Earlier this year, we had our first chance to experience the new Harley-Davidson Revolution Max modular engine in the Pan America, and H-D is itching to put it in a production cruiser. The wait is almost over.
“Following the successful launch of our first adventure touring motorcycle, the Pan America, we are excited to reveal another all-new motorcycle, built on the Revolution Max platform in the sport segment, showcasing unmatched Harley-Davidson technology, performance and style,” said Jochen Zeitz, chairman, president, and CEO of Harley-Davidson. Official details are thin on the ground regarding Harley’s “sport segment” offering, although the teaser suggests a production version of their “high performance custom cruiser” concept. And what might the new model mean for the troubled Sportster? Here’s all we know.
The new model, possibly called the Bareknuckle or the Nightster, features Harley’s new liquid-cooled, V-twin Revolution Max engine with a displacement of around 1,250 cc. The Sportster faithful will remember a short-lived Nightster model with blacked out components like those seen on Harley’s upcoming release.
The 1,250 cc Revolution Max churns out around 150 horsepower in the Pan America, so the new bike should have similar punch from (what looks to be) the same engine in a new chassis. This mid-year release follows the silhouette of their “Custom” concept motorcycle that was first shown several years ago. Note the high pipes, forward controls, single front disc, and wide headlight a la Fat Bob. This is “sport” according to Harley-Davidson, not broader industry conventions. The Bareknuckle/Nightster’s sister model, the Bronx streetfighter, which comes closer to fitting most riders' ideas of "sport," has been significantly delayed or cancelled.
Will the Sportster be discontinued?
Based on the limited information coming out of Milwaukee, there are a few ways this could shake out for the Sportster. The air-cooled Evolution engine probably isn’t long for this world after it failed to pass EURO 5 emissions standards, which means the United States is the last significant market for new Sporties. In addition, the Sportster lineup was trimmed down to three models last year: Iron 883 ($9,499), Iron 1200 ($9,999), and the balloon-tired Forty-Eight ($11,299). Even so, Sportsters are Harley’s cheapest and most approachable models now that the Street line has been discontinued. Aren’t there enough Sportster sales to justify continued production?
I looked around Harley-Davidson’s Investor Relations pages and found a chart detailing their motorcycle shipments for 2020, broken down by market and model. The Sportster line lags behind the core cruiser and touring segments.
What’s worse, those Sportster numbers include sales of Street 500, Street 750, and Street Rod motorcycles, so the actual Sportster figures will be even lower. Could the Sportster be replaced by the new performance cruiser?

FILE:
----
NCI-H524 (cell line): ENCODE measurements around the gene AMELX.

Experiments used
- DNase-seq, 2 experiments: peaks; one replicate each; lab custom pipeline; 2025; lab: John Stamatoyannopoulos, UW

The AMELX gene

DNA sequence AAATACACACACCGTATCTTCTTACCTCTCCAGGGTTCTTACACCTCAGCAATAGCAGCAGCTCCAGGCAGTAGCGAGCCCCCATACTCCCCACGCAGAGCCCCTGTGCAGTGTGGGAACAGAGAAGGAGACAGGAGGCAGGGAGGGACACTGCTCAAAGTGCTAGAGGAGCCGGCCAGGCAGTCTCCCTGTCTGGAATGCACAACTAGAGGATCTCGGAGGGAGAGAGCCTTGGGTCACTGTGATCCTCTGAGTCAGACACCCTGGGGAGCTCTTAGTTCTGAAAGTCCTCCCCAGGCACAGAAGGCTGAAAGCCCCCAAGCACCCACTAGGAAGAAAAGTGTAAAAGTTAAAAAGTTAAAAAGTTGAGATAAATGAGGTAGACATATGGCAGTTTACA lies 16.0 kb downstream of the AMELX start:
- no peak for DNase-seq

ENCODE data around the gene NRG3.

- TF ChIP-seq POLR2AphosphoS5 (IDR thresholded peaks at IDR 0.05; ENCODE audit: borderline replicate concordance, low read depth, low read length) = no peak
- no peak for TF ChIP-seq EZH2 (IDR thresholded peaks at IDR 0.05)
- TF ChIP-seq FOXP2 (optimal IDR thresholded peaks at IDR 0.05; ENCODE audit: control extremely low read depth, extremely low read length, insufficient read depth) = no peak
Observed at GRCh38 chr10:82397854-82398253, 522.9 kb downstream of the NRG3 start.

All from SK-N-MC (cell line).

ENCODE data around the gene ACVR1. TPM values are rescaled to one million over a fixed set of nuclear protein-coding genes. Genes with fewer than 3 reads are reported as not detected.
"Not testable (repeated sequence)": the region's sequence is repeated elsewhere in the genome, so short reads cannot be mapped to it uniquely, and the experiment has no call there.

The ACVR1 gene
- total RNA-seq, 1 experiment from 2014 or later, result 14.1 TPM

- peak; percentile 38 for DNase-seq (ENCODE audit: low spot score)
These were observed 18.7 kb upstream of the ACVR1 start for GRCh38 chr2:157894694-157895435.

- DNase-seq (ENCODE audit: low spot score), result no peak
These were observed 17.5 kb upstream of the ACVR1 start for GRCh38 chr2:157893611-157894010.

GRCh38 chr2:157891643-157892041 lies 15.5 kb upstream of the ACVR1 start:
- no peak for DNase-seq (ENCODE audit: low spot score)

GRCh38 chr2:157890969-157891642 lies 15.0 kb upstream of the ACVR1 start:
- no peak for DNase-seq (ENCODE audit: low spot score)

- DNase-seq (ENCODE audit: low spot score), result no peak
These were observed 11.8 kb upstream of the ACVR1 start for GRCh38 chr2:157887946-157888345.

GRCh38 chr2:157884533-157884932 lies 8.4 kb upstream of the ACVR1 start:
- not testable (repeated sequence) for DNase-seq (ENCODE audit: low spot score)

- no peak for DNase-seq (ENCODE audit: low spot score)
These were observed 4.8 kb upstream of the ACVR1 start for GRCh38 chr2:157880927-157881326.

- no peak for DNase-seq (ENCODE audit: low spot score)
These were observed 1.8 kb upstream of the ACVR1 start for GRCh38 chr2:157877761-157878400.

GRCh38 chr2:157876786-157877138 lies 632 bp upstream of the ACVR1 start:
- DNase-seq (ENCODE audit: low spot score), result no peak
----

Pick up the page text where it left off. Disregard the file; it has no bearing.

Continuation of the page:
Possibility No. 1: The new motorcycle will be sold alongside the current Sportster
Now that the much-maligned Street models are gone, Sportster is Harley-Davidson’s entry-level line. The tooling has paid for itself, maybe several times over, by now. Harley can continue selling Sportsters wherever it is legal to do so, for as long as it is profitable. After all, the new bike looks like a substantial step up from the Sportster in terms of power, performance, and price, so sales cannibalization may not be an issue.
Possibility No. 2: The new motorcycle directly replaces the current Sportster
Harley keeps using the tagline “From Evolution to Revolution” with this release, which is easy to interpret as the end of the Sportster’s Evolution engine, and a transition to the new model’s Revolution Max. Maybe Harley will put the sport back in Sportster, as some have suggested, and offer a sport-cruiser motorcycle for the 21st century. The modular engine means Harley could offer a scaled-down version, say 750 cc, for riders who would've purchased an 883. 2022 will mark 65 years of Sportster. Hit that nice round number, celebrate, then begin a new era.
Possibility No. 3: They’re sold together for now, but the new motorcycle takes over in the future
This seems like the most likely strategy to me. The discontinuation of the Sportster, in its current form, at least, is virtually unavoidable at this point. The new bike and the Sportsters will share showroom floors for 2021, and the Evolution probably has a couple years left in it. After that, expect Harley to further develop the Revolution Max platform. They need customers and dealers on their side to avoid another V-Rod.
Philosophically, Harley will either revive the Sportster’s original heritage as a competitive roadster, or retire it under its later legacy as a blank canvas for unbounded personalization. Look for more details about the upcoming bike, and our thoughts on it, when Harley debuts their high performance cruiser on July 13th.